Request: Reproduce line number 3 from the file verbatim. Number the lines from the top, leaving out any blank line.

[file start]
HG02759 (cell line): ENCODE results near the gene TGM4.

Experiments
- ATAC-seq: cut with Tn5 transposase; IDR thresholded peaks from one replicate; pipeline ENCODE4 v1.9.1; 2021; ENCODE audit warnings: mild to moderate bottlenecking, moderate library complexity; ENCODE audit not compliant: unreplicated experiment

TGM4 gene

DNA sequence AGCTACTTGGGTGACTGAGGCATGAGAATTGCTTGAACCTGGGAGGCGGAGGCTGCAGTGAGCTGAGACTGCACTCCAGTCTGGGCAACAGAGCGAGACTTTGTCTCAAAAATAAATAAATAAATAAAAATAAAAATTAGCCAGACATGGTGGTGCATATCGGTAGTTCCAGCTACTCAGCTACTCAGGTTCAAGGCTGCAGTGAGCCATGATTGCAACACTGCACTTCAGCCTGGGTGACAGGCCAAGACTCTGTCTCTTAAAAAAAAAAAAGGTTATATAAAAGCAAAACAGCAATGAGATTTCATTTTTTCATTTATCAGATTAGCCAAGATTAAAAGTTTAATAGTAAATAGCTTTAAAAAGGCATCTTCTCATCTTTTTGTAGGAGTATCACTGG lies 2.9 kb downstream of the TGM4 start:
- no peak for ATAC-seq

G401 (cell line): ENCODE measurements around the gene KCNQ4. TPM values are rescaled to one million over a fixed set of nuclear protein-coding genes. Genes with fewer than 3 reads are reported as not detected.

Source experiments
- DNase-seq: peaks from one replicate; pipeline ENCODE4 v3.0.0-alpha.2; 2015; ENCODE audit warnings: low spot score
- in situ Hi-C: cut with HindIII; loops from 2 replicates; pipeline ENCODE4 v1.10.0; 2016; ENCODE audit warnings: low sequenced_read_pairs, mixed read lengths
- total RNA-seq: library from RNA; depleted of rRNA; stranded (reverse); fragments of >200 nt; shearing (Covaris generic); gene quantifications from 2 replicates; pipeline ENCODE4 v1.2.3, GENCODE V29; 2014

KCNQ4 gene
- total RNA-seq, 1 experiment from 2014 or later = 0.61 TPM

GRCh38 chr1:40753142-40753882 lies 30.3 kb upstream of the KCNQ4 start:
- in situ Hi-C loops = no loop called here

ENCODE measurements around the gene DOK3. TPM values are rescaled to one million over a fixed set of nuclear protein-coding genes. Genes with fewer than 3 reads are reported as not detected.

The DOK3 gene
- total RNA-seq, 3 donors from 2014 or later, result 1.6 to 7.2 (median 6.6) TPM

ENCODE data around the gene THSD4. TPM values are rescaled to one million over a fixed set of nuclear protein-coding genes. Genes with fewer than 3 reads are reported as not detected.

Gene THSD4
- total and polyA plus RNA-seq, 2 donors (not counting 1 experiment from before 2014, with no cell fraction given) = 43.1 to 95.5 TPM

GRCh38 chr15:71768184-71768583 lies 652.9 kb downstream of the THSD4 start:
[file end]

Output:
- ATAC-seq: cut with Tn5 transposase; IDR thresholded peaks from one replicate; pipeline ENCODE4 v1.9.1; 2021; ENCODE audit warnings: mild to moderate bottlenecking, moderate library complexity; ENCODE audit not compliant: unreplicated experiment